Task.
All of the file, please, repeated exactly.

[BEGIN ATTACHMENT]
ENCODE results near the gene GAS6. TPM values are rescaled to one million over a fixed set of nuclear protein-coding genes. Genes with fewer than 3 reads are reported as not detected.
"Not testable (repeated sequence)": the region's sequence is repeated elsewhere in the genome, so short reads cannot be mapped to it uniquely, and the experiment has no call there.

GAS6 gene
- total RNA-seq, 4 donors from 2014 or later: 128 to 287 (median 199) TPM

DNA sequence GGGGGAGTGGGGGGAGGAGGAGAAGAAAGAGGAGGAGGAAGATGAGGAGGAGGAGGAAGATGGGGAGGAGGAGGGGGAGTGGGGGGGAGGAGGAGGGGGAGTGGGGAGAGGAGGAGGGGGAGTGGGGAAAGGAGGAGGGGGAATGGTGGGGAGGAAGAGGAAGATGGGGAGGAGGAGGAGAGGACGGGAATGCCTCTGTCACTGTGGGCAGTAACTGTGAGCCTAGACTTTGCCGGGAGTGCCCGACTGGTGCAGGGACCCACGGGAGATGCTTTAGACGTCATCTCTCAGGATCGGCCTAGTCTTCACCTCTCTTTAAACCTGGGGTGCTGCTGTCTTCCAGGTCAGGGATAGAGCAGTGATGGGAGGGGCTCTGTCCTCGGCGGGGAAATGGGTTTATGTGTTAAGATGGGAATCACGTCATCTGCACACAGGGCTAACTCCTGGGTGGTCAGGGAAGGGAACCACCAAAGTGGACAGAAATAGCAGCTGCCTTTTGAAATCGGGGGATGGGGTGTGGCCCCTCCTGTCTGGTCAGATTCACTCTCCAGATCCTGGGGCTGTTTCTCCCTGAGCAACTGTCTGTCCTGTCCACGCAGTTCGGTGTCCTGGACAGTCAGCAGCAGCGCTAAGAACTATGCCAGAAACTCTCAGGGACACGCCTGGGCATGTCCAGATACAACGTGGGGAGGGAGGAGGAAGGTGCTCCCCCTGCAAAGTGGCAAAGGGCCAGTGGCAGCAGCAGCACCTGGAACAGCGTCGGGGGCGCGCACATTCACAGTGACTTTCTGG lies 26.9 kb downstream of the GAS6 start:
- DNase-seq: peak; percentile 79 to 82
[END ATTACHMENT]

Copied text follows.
ENCODE results near the gene GAS6. TPM values are rescaled to one million over a fixed set of nuclear protein-coding genes. Genes with fewer than 3 reads are reported as not detected.
"Not testable (repeated sequence)": the region's sequence is repeated elsewhere in the genome, so short reads cannot be mapped to it uniquely, and the experiment has no call there.

GAS6 gene
- total RNA-seq, 4 donors from 2014 or later: 128 to 287 (median 199) TPM

DNA sequence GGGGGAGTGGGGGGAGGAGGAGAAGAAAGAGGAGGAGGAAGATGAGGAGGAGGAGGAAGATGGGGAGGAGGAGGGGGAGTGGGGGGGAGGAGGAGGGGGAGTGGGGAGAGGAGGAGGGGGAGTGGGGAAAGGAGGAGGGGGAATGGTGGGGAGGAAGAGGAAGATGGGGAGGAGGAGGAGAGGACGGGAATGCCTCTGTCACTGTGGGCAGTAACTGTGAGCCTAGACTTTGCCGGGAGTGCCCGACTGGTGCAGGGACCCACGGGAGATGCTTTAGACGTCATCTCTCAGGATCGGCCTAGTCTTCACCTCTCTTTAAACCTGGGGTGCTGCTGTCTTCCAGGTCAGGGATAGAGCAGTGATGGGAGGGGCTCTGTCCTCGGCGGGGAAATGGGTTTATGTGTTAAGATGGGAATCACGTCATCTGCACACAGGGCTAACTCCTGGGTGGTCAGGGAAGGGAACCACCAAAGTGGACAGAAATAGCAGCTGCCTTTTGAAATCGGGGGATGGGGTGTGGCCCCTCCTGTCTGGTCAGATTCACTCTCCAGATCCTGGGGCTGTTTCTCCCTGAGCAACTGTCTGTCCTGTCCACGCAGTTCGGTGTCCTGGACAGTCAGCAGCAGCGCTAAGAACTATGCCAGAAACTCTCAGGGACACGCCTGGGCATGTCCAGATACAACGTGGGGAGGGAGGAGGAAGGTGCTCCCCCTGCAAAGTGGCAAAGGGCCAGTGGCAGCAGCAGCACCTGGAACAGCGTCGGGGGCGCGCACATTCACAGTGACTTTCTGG lies 26.9 kb downstream of the GAS6 start:
- DNase-seq: peak; percentile 79 to 82